How to pick the best volunteering placement while traveling.


Hello again, how are you? How’s your week shaping out? Is the weather good where ever you find yourself in this time and place? Today, we talk about volunteering. More specifically we’re going to talk about some tips to help you pick the best possible fit for your next , or first, volunteering experience (and by “we’re” I mean I’ll ramble and you’ll patiently listen).

But first let’s do a quick overview. A couple of months ago I wrote a post talking about how I used volunteering as a form of affording to travel. By volunteering I don’t mean going through a big company where I pay to “help” out poor kids. My preferred type of volunteering is very different.

When I volunteer while traveling I go through a website that connects me directly with the local farm/family/hostel (If you want to know more about the specific websites I use check out this post). I then communicate directly with the family. This process evolves a lot of sorting through and reading posts. So how to do find the best fit for what you’re looking for?

Futalafu, Chile

1. Realize it’s never as good as it say it is.

Unfortunately, this is just something that you have to be prepared for. Only once in all my traveling has the actual work and situation been exactly what it claimed to be (If you ever want to volunteer on the island of Eigg lmk and I can connect you with this amazing host). Remember that hosts are trying to stand out from hundreds of other jobs posting. In my experiences, most hosts put their ideal situation/outcome/vision in their job description. What does this mean? This means that put their place is a highly functional Eco-lodge, because that’s what they want it to be. When in reality, it’s more of a lodge acting as a tax shelter for a rich lawyer, and has yet to see any quests (true story). If you go into your impending experience expecting it to be worst than the post/idea, then you’ll be ready to land on your feet and make the best of what you got.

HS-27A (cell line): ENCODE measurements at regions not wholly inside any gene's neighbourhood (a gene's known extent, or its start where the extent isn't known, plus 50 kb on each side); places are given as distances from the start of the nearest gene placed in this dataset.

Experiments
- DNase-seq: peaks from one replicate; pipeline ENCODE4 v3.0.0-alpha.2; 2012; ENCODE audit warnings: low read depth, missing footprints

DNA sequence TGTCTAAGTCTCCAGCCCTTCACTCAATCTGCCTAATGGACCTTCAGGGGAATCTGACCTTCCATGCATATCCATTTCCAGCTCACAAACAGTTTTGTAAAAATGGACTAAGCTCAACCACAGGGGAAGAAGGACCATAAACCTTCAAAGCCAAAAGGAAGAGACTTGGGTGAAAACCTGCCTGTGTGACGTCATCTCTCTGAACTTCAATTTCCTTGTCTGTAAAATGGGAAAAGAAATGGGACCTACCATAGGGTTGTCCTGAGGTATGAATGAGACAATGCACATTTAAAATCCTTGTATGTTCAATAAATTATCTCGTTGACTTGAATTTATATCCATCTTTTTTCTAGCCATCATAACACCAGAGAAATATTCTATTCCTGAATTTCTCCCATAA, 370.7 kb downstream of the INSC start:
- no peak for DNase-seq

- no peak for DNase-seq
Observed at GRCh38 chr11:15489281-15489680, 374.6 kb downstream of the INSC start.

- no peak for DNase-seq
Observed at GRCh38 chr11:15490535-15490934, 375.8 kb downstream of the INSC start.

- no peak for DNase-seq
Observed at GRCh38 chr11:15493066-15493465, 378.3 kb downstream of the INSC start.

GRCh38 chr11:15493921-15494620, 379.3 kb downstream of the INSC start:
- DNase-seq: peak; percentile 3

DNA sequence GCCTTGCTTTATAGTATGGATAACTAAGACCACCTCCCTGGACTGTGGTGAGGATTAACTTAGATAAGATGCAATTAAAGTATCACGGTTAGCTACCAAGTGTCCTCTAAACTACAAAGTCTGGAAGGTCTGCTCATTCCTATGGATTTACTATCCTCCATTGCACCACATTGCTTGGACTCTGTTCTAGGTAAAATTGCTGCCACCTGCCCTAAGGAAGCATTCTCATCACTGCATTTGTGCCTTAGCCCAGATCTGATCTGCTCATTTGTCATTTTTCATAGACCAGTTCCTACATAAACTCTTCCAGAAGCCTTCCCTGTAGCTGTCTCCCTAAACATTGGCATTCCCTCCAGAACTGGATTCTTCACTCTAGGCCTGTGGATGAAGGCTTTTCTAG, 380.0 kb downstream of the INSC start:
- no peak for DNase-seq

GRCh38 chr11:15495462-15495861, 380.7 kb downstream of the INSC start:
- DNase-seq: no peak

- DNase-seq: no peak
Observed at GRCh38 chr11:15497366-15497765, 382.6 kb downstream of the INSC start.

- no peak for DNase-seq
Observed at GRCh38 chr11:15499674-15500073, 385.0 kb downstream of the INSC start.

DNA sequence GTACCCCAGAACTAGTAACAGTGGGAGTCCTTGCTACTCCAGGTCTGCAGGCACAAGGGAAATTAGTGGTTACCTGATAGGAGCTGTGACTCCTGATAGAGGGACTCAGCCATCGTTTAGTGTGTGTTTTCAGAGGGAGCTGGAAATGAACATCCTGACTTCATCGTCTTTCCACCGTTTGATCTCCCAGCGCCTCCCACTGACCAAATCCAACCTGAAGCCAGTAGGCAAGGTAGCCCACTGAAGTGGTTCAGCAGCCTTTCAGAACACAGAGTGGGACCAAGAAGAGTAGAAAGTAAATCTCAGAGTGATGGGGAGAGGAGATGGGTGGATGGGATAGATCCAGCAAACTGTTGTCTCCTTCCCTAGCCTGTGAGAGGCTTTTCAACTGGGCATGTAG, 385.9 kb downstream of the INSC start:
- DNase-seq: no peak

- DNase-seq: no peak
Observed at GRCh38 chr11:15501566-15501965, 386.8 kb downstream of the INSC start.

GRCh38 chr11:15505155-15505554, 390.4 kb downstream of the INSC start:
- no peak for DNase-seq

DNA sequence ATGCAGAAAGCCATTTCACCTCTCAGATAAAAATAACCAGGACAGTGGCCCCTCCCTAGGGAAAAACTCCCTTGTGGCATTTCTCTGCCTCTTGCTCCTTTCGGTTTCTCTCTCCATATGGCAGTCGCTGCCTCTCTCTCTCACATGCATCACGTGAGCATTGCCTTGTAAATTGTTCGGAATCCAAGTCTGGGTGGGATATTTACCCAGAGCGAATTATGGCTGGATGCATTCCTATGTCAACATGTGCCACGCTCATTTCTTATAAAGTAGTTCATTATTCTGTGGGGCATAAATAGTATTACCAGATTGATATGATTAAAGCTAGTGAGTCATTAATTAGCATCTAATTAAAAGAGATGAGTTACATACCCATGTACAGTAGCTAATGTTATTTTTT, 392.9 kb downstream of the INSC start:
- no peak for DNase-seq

Volunteering on the island of Eigg

2. Know your priorities

Ok, so here’s one of the biggest things I’ve learned while traveling: not everyone likes the same thing. This may seem super obvious but I can’t count the number of times, when I first started traveling, that I would go somewhere because so and so highly recommended it only to think it was a shit hole. Here’s what I learned about myself: I don’t like tourist locations, I prefer being by the water, I want to be in a place where I will have others to talk to, I love authentic experiences, I don’t need fancy. As you are getting ready to pick a volunteering place you need to think about your musts and your must nots. Can you go without wifi/service/consistent electricity? Do you need central pluming? Are you ok with pooping in a bucket? Are you ok with cleaning up animal poop? Do you mind getting muddy? Do you like dealing with people? What type of experience are you looking for? It’s important to remember that you are working. This is not some free place to stay. And as volunteers you don’t have much of an opinion about the type of work the boss man asks you do to. If you need the modern comforts then looking for an established hostel or restaurant will probably give you the best changes of a positive experience.

Volunteering somewhere in Thailand

3. Look at reviews and google potential choices.

I know, I know I just told you not to listen to other people, but what I actually meant was listen to them, but only selectively. Once you’ve done your research and made a short list of places you would like to go, look at the reviews and google the name of the farm/hostel/house. You might not find anything. OR you might find some blog post with a great or horrible review about your perspective location

Somewhere working on a roof in southern Spain

4. Know how to ask the right questions.

Alright, now you’ve found a couple of places, you googled them, and want to reach out to beginning communication. Now you need to know what are the best questions to ask. This will vary from person to person, but here are the questions I’ve learn are important for me (Note: some posts will include some of this information in their post)

  • How far away are we from town/ the nearest store? Will I have access to transportation?
  • How do the volunteers get fed? Do we have to buy our own food? Will we have to cook and will I have access to a kitchen?
  • Will there be other volunteers there during my stay?
  • What are the lodging accommodations? Will I be in the same room as other people? Will I have a bed?
  • How much free time will I have?
  • Can I travel on the weekends/free time or do have stay?
  • During my stay what type of work will I be given?
  • How will I get to/from?

This by no means a comprehensive list, but I hope it helps you even a little. And with that I will leave you a bit of food for thought: for me, as long as I’m in a good location, I can make it work. No matter how shitty (literally) the work has gotten the better location of where I was. meant the better experience for me.

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